This evening marked the kick-off of Long Shot, the Photo Centers NW annual fundraiser in which hundreds of photographers from around the world shoot for 24 hours, and later the prints are auctioned off.
I had grand plans for the 24 hours when I signed up a month ago, but my life seems to have run away from me again and I am spending the 24 hours of Long Shot with my in-laws. and so I grabbed my iphone with it’s toy camera app, and my wife’s camera with the hipstamatic app and the Holga lens filter/ adapter for the iphone, and am spending the next 24 hours taking photos of my 24 hours with the in-laws.
First stop? The comic book store. Where I got some fun shots, and picked up Kick-Ass 2 while I was there. Lesson learned? Find inspiration where ever you can.
I’ve been taking a class on photo books for the last three months, and while I have been working on a hand-bound hardcover accordion book (more on that later) I became inspired and made two small paperback photo books.
The first title, The Cartography of Farmers’ Wives: Photography from 1915-1976, is a short paper-back book with sampling of photography from my great-grandmother and my grandmother. Many of the photographs are landscapes from eastern Washington, although there are a few portraits as well in this contemplative story of one families relationship with the land. I look at this book as a small meditation on a much larger project that I think will probably take me the next 2-3 years to complete. Now that I know I can complete a small project with some of the information and items I have in this collection of family history that has been handed to me, I feel ready to embark on the larger journey.
The second book, A Traveling Song is a small paper-back of Hipstamiatic images I took on my phone on the road-trip my wife and I took when we moved across the country from Washington, D.C., to Seattle, Washington, in 2009. We pretty much drove straight through, and most of the images were taken from the car window while passing through middle America.
A friend and I just had a whirlwind trip in Chicago. I always thought I wouldn’t really like Chicago. I have no explanation for why, exactly, I thought this, but I know I’ve felt this way for a long time. Even when I was in high school and was offered a partial scholarship to the Art Institute of Chicago, I had absolutely no interest in even visiting. Ever. But circumstances led me there this past weekend, and turns out I was wrong all along. I love Chicago. Even though I was only there for 2 days and most of the time I spent at a conference, I just fell in love with the city. I want to go back just as soon as possible, and this time actually have time to explore and to take my damn camera out of my bag and take a few pictures. But for now, my few Hipstamatic shots I took will have to suffice.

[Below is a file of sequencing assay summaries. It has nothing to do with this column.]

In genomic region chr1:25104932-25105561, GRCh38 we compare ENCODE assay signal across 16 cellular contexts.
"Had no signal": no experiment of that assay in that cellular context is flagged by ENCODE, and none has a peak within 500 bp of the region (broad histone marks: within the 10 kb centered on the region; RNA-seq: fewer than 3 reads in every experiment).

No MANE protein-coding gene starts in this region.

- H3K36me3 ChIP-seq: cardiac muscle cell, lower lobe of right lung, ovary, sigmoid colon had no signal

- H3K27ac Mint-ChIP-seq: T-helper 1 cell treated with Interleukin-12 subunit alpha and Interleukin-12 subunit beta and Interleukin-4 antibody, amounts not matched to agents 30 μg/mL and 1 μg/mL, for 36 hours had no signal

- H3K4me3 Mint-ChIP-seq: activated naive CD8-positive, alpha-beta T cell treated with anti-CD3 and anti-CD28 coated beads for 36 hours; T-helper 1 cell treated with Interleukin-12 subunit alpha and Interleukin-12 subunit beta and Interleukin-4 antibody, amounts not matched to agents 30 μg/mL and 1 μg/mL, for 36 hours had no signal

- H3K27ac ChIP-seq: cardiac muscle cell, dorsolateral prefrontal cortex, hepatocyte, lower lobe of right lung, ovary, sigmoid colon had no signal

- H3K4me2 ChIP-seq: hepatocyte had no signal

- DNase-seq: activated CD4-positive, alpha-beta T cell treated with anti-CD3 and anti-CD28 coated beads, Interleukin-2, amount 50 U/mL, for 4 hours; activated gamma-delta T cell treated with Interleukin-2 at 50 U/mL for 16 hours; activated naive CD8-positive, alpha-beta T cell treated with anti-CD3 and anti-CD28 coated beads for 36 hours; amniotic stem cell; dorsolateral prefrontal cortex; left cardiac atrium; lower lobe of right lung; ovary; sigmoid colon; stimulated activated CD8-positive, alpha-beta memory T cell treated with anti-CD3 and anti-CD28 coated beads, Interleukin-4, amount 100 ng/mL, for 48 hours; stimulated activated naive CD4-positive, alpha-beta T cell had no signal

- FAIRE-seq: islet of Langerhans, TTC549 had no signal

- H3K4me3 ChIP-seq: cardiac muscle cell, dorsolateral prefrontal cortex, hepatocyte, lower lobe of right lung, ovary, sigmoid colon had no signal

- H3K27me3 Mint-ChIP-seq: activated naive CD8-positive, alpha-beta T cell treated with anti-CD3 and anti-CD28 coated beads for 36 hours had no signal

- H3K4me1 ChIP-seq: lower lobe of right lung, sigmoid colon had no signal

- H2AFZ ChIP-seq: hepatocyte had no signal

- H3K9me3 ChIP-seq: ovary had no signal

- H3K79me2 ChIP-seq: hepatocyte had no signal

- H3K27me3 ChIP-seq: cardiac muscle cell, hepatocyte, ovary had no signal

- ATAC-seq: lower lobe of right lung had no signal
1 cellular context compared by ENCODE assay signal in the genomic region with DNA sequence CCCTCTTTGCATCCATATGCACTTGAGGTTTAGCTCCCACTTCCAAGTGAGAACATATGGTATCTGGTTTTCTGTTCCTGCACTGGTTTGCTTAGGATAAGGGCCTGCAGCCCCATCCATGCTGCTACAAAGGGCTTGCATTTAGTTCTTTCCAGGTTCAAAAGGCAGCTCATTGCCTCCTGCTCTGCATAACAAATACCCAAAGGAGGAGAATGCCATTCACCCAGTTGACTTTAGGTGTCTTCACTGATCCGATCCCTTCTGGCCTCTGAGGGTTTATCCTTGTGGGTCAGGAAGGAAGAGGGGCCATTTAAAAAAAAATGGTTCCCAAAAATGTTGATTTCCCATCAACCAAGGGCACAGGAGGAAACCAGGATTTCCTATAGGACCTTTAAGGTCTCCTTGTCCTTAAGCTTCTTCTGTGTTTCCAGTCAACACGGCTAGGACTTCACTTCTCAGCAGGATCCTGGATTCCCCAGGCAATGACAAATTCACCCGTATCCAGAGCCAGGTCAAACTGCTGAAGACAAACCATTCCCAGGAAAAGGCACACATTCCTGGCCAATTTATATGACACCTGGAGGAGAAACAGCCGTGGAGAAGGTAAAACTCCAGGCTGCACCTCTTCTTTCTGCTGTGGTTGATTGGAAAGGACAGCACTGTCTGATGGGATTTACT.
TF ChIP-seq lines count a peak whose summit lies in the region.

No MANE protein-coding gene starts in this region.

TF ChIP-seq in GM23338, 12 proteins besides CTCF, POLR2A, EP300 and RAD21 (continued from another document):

I love the packed atmosphere of the city: apartments and houses almost stacked on top of each other, creating a beautiful jagged skyline. Tiny back porches and fire escapes, riding past Wrigley field every day while listening to the clickity clack of the train, cafe signs with flashing lights and 1950’s lettering, and just the hum of the city’s soundtrack were all things that made me fall instantly in love. And yet there seemed to be a soft quietness underlying the bustle of the city, which made me swoon even more. And I hope I get to go back some day.
Taking the passenger only ferry from Vashon to Seattle in the early morning fog. An overall feeling of isolation and quietness overtook me on this chilly foggy morning (which actually happens to be my favorite kind of morning in the PNW), and a minutes after i took this photo, we passed a scene that was almost the same, but there were dozens of birds resting on the water. Alas, I missed that shot, but still very much like the one i ended up with.
Like all digital medium in photography, I continuously feel cheated by the fact there’s no analog control or hands on work that goes into the final product, and I love, love, LOVE the darkroom. But as a friend reminded me the other day “Don’t be so hard on it, or yourself. It is, after all, just another tool”. In an attempt to remember that, here’s one of my favorite shots from the Hipstamatic app I’ve taken in the last few months.
While walking through Occidental Park in Pioneer Square the other day, I noticed something Seuss-ical among the usually naked trees, light posts, and various other metal structures among the park. The whole damned thing has been yarn-bombed. Of course I grabbed my phone and started snapping, and to my initial disappointment, my phone was apparently on crack: double exposing, mirroring, and splitting all the images I took. But perhaps it just added to the mystical wonder of standing in an urban forest covered with brightly coloured sweaters.